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This article was published 12/3/2014 (1227 days ago), so information in it may no longer be current.
Brandon’s not a bad place to live but it’s an even better place to settle if you’re a newcomer to Canada, according to a popular annual ranking.
The city has rebounded in this year’s edition of MoneySense magazine’s Best Places to Live in Canada ranking.
It climbed to 42nd out of 201 cities after falling to 91st out of 200 cities last year.
"I think that, certainly, we’re trending in the right direction," Mayor Shari Decter Hirst said after this year’s rankings were released on Wednesday. "I think if we can put some emphasis behind the economic development stats — so that we can ensure that there are good, well-paying jobs for folks in the area — that will improve our standings."
The Wheat City also ranked 20th in the Best Small-Sized Cities category, which applies to cities with a population below 100,000.
Best Places to Live considers housing, commuting, weather, crime, health care, culture, demographics, taxes, wealth and amenities.
St. Albert, Alta., topped the overall rankings, while it was St. John’s, N.L., that made the biggest improvement as it moved to 37th this year from 148th last year.
Despite this year’s improvement, it’s been a rough couple of years for Brandon in the MoneySense list.
It was in the top 10 between 2009 and 2012, and peaked at No. 6 in 2012.
But last year, the Wheat City slid to 91st out of 200 cities. That year’s survey included a new criteria — proximity to an airport serviced by Air Canada or WestJet — something Brandon didn’t have a year ago.
That situation changed in September when WestJet opened a Brandon-Calgary route.
But airport service isn’t heavily rated, so it didn’t propel Brandon up the rankings. Rather, MoneySense deputy editor Sarah Efron said, the city’s unemployment rate and population growth helped it rebound.
The news isn’t all good in the unemployment rate area. At 5.7 per cent, that rate was from 5.1 per cent the previous year. However, Brandon still fared well compared to other cities such as those in southern Ontario which have lost manufacturing jobs.
"Even though the unemployment rate did go up a little bit in Brandon, relative to all of the 201 cities on our list it had a stronger score," Efron said. "I would say that was definitely one of the big factors."
The city’s population growth of 14.5 per cent between 2008 and 2013 also bolstered its standing, Efron said.
The Wheat City also scored fifth best for immigrants to settle.
Immigrants make up 14.7 per cent of the population in Brandon, but MoneySense considered more than the number of new arrivals.
It also took into account factors that would make it easier for immigrants to settle — such as the practicality of walking or riding a bike to work, transit, employment, housing, income, taxes and rent.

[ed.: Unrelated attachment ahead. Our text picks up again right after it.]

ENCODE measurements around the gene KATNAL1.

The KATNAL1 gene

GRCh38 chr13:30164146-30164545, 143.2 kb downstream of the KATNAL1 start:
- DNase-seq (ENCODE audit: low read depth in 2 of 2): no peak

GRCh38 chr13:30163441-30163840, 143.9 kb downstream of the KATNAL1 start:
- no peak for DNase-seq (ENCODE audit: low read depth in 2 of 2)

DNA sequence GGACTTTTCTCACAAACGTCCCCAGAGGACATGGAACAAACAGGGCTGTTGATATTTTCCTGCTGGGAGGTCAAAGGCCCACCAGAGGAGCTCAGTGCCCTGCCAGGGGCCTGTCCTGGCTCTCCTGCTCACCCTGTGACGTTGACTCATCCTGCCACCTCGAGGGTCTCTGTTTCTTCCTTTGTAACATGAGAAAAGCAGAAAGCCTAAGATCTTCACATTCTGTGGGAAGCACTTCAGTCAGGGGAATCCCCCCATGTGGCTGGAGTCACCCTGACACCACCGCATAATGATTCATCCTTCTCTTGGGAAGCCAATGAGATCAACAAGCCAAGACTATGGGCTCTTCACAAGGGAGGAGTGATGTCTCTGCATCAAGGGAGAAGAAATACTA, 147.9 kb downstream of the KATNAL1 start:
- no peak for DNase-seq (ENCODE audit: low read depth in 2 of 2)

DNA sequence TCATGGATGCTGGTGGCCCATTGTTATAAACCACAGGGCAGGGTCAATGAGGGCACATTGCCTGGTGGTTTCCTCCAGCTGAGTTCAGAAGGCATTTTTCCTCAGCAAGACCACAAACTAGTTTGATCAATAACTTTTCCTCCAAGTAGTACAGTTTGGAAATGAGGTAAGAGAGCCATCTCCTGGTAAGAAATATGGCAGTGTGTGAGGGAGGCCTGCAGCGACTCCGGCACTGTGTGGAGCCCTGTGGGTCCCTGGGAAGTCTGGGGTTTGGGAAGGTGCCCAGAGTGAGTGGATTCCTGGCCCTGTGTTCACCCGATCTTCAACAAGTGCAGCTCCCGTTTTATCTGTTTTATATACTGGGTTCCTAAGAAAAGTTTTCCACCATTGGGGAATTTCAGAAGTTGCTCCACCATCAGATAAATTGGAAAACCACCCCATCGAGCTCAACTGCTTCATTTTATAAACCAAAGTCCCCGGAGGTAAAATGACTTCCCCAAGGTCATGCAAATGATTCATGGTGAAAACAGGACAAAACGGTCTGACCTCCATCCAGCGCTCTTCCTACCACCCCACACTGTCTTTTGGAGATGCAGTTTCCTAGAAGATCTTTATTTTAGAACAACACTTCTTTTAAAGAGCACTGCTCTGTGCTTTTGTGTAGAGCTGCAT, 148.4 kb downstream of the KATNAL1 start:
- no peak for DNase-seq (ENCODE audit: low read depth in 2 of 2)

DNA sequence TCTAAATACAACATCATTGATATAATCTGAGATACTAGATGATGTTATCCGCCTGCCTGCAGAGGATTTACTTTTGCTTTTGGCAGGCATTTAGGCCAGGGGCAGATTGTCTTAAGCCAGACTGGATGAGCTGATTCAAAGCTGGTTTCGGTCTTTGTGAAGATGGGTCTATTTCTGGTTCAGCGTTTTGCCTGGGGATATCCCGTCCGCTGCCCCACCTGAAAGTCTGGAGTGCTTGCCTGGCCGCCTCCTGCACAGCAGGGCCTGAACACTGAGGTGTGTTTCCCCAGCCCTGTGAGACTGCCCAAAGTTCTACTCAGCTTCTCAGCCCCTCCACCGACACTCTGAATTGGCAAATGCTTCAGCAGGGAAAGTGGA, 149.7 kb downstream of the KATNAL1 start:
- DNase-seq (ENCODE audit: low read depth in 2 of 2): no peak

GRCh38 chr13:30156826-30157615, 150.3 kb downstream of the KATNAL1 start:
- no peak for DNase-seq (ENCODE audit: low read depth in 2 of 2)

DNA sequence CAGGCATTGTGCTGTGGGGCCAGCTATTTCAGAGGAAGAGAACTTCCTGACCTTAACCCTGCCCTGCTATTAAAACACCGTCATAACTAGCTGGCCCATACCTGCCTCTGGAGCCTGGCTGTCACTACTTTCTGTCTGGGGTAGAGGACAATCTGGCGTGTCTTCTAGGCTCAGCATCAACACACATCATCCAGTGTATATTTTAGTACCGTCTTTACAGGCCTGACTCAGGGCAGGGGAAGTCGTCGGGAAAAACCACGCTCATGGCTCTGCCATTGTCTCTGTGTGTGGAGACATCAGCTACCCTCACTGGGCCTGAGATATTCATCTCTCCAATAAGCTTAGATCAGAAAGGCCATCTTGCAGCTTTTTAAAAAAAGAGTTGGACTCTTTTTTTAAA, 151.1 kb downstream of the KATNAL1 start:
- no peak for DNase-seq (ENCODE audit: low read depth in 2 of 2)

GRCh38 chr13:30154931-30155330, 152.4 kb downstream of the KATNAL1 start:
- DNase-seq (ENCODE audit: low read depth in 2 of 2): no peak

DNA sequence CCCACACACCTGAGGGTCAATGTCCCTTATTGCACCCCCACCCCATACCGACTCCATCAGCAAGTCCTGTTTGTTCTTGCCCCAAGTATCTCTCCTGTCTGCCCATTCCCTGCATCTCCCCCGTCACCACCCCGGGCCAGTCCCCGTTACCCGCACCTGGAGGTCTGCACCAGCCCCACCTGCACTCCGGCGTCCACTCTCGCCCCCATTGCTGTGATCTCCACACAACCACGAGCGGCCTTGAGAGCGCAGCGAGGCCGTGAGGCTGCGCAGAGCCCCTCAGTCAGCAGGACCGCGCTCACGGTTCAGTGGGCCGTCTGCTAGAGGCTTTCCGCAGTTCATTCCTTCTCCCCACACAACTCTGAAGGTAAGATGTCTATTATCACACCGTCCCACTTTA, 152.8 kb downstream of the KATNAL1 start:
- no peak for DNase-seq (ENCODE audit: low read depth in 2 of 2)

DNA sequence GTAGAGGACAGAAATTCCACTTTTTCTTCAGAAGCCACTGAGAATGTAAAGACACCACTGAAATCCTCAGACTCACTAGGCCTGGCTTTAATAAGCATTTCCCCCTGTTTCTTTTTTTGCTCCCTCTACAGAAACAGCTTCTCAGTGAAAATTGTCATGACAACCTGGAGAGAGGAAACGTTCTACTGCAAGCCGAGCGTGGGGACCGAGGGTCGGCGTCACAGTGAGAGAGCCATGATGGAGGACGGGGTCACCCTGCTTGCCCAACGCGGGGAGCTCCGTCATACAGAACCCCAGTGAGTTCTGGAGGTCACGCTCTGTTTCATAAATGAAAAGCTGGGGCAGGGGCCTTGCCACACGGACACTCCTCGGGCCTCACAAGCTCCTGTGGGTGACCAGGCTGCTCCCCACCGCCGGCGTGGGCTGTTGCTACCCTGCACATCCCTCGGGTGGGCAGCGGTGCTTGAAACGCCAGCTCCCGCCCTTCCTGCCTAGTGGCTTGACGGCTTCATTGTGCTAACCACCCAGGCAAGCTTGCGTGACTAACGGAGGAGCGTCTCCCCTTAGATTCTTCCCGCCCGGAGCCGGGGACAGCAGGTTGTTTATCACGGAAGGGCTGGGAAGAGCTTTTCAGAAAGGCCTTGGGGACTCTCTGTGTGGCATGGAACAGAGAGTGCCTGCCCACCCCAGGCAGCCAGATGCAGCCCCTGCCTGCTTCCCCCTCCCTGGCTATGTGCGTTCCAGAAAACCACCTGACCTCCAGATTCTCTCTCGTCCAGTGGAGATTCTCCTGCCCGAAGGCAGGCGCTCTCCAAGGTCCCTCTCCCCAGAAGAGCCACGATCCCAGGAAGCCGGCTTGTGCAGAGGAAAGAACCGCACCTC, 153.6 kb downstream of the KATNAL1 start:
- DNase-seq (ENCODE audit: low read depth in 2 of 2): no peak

The average rent of $595 for a one-bedroom apartment in Brandon and its unemployment rate also helped in this category.
Richard Bruce, executive director of Westman Immigrant Services, said he’s not surprised by Brandon’s strong showing when it comes to being a good place to move to from another country.
It rates well in all the above categories, Bruce said — there are, indeed, jobs here for immigrants. Plus, the city is friendly.
"The complexion of the community is changing," said Bruce, whose organization mirrors the city’s diversity with employees from China, Latvia, Russia, the Philipines, El Salvador, Mexico, Ethiopia, Colombia and England. "I’m actually not aware of any issues over those sort of things for the immigrant population, in terms of being able to mix in."
Decter Hirst said she was pleased with the population growth and strong ranking when it came to being a place for immigrants to settle. That’s a good sign for the labour market, she said.
There are some things the city can’t control, Decter Hirst noted, such as weather which receives significant weight in the MoneySense ranking criteria.
But the mayor said prosperity is a concern, and something can be done about that.
"Property tax, when you compare it to income, is where we start to lose ground," Decter Hirst said. "One of the big focuses we’ve got going forward is economic development, because we have to make Brandon a more prosperous community."
Brandon placed with the 34th lowest percentage when it comes to property tax as a percentage of household income (2.06 per cent).
The cost of housing is also something to be addressed, Decter Hirst said.
Efron pointed out there’s room for improvement when it comes to average household income — the city’s average is $75,376.
According to MoneySense, the average cost of a home here is $231,707, which is 68th most affordable overall.
But Decter Hirst said that figure only seems affordable compared to more expensive homes in hotter housing markets.
"Most folks in Brandon wouldn’t feel as if we’ve got cheaper housing, except when you compare us to other communities," Decter Hirst said.
The full set of rankings and data can be found online at moneysense.ca.
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